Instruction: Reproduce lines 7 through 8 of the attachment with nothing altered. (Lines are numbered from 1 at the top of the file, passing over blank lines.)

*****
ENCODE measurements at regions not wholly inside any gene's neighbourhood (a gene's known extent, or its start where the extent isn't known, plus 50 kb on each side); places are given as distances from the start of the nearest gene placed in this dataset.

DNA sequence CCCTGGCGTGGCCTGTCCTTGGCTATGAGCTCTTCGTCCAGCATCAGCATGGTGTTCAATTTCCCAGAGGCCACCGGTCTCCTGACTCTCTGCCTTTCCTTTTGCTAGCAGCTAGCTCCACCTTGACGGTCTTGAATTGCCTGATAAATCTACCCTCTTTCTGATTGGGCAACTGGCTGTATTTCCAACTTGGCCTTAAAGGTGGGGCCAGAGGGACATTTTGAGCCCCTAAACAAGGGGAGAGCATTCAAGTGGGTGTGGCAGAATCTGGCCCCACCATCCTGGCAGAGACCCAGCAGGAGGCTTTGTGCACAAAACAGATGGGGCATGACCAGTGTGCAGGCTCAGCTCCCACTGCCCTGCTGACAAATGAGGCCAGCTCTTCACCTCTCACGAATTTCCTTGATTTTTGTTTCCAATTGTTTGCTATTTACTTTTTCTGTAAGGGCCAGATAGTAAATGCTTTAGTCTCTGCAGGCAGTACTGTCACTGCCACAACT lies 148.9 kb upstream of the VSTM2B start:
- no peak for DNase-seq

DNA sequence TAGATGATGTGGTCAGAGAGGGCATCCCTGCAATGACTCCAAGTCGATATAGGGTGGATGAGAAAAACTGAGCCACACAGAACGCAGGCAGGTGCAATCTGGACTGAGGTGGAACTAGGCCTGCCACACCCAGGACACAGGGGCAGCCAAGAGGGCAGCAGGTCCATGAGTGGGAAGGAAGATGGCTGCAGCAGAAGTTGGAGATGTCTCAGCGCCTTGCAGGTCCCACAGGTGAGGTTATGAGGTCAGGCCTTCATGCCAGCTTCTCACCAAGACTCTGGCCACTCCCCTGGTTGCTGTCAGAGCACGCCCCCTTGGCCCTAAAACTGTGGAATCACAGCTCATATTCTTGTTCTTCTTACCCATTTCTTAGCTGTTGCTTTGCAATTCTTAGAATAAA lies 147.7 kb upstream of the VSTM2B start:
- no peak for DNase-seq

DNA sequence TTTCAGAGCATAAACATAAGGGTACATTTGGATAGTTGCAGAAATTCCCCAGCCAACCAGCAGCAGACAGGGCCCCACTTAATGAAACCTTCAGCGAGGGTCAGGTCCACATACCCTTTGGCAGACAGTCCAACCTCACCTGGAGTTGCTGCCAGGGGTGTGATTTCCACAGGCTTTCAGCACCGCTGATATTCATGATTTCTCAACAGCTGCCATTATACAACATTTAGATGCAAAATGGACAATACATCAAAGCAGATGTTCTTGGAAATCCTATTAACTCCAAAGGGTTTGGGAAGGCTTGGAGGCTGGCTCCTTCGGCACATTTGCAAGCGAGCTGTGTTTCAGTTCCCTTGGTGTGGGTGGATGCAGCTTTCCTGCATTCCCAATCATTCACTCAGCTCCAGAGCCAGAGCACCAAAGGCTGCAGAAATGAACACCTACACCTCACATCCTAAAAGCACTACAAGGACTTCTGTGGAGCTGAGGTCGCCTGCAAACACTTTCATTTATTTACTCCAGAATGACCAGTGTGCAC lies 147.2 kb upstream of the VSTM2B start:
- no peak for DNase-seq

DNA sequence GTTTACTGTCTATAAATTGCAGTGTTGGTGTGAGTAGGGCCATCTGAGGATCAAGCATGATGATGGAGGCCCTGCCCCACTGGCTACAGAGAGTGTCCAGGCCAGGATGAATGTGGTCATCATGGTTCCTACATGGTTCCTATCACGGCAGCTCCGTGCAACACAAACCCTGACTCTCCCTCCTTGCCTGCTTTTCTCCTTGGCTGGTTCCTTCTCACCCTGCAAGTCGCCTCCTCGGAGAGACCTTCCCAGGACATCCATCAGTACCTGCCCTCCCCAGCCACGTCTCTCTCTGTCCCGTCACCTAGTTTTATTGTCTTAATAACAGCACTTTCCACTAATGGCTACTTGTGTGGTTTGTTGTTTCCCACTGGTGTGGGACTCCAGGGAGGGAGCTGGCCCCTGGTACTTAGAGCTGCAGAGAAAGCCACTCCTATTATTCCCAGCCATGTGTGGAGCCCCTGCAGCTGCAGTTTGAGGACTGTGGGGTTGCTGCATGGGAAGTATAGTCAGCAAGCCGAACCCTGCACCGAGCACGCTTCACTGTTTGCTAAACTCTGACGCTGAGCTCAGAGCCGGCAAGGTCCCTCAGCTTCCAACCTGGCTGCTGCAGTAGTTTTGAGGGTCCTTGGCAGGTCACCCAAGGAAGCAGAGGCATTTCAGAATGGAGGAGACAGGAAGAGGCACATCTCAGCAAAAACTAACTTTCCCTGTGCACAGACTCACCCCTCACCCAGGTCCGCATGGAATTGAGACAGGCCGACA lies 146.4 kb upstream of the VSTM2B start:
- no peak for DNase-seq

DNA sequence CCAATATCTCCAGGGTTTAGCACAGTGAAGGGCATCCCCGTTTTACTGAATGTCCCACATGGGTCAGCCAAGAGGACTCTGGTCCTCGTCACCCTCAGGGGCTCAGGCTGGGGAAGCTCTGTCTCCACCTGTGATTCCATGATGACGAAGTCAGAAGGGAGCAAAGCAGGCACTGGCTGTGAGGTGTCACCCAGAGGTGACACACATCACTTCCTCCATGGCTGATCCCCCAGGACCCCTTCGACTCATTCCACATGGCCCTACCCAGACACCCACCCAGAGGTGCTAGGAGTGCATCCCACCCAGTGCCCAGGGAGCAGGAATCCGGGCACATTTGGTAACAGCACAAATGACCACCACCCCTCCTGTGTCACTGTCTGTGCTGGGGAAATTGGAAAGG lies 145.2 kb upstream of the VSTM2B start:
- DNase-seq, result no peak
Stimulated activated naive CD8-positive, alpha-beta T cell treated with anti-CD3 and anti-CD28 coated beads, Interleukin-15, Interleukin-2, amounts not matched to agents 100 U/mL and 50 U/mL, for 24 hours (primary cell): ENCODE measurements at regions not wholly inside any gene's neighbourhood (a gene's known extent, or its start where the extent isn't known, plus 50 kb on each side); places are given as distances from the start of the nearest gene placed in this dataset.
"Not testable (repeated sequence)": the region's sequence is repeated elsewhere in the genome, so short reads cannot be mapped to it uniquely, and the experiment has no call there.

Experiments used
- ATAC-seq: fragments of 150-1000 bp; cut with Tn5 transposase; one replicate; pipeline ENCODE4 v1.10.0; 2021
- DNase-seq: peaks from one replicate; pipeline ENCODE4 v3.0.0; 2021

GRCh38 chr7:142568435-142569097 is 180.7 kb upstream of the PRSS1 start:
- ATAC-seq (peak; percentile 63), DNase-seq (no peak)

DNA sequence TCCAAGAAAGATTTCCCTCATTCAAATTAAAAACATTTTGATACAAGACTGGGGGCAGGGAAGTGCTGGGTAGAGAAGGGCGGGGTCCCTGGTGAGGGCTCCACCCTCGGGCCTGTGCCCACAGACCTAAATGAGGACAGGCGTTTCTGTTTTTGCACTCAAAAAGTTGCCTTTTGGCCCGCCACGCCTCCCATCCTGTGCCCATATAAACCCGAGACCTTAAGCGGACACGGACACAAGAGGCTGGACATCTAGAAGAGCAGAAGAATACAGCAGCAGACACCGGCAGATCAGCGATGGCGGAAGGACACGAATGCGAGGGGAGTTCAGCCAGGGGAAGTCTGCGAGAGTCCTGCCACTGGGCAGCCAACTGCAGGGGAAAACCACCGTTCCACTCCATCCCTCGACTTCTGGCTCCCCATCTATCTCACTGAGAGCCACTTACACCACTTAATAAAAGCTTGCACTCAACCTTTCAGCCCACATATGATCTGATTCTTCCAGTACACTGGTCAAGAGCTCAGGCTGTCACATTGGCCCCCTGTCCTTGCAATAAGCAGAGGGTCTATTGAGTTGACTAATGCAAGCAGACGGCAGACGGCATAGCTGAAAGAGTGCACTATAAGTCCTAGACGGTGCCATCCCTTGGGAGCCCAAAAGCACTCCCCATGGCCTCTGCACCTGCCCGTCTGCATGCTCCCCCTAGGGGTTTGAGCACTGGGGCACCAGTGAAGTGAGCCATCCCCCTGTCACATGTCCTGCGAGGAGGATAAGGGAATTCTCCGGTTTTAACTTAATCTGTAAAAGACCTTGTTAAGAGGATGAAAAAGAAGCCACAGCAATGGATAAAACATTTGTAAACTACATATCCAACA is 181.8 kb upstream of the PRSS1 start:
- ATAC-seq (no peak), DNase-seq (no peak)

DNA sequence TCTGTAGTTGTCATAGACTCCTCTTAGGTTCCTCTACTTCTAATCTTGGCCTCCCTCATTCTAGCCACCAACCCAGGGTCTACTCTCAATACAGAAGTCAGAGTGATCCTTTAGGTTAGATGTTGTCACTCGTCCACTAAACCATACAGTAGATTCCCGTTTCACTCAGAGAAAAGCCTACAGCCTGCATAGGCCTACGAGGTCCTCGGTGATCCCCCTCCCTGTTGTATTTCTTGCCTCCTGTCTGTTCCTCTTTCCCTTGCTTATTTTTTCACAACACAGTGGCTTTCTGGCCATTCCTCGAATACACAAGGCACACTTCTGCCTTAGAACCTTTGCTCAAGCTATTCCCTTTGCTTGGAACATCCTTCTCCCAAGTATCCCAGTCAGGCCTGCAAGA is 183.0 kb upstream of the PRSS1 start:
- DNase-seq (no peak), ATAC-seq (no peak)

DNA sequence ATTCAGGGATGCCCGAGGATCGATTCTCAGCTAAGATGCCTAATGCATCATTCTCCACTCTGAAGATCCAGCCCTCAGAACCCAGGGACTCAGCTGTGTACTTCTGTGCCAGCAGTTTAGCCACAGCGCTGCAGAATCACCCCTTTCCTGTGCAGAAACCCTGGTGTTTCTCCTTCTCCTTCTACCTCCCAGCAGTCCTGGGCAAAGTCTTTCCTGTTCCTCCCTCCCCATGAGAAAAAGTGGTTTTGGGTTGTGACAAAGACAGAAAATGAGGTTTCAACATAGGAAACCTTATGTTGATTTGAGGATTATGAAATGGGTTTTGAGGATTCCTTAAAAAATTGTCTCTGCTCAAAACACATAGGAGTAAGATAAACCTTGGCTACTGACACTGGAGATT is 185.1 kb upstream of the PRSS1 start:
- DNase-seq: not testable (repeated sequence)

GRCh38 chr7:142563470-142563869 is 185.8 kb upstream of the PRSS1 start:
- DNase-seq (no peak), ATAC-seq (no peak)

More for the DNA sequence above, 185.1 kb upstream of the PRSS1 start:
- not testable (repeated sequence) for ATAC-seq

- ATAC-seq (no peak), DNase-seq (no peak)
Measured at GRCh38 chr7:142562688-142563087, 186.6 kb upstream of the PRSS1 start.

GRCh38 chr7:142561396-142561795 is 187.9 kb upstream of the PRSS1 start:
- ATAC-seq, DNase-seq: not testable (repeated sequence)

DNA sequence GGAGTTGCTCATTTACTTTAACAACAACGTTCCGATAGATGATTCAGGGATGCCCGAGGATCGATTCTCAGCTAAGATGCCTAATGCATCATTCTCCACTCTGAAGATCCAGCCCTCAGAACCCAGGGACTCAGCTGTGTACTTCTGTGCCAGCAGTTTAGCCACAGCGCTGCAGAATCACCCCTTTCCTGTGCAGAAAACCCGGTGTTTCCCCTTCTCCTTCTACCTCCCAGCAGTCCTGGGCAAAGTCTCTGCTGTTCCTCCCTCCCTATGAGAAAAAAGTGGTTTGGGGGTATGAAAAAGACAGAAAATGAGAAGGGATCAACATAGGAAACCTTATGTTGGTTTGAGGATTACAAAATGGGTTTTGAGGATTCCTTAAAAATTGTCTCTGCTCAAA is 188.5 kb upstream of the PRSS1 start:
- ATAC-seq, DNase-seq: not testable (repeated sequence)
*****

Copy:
- no peak for DNase-seq

DNA sequence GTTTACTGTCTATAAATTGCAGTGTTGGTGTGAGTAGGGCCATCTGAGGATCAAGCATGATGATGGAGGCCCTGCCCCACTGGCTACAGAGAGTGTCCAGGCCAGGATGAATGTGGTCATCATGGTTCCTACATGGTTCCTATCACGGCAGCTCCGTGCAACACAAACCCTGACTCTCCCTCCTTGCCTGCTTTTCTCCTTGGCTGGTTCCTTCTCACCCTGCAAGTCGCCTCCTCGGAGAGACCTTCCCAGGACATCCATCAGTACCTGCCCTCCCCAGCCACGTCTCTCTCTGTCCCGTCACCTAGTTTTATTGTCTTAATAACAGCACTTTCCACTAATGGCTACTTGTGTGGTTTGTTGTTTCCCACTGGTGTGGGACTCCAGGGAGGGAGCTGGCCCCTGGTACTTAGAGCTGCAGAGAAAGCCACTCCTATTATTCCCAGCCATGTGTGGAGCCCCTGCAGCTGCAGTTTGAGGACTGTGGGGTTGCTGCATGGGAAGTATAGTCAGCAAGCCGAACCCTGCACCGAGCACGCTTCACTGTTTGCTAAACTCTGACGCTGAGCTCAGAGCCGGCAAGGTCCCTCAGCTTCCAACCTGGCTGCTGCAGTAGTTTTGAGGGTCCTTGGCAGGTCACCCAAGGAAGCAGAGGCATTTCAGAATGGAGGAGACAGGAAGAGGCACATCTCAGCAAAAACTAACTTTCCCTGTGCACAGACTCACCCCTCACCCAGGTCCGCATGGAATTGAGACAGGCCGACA lies 146.4 kb upstream of the VSTM2B start: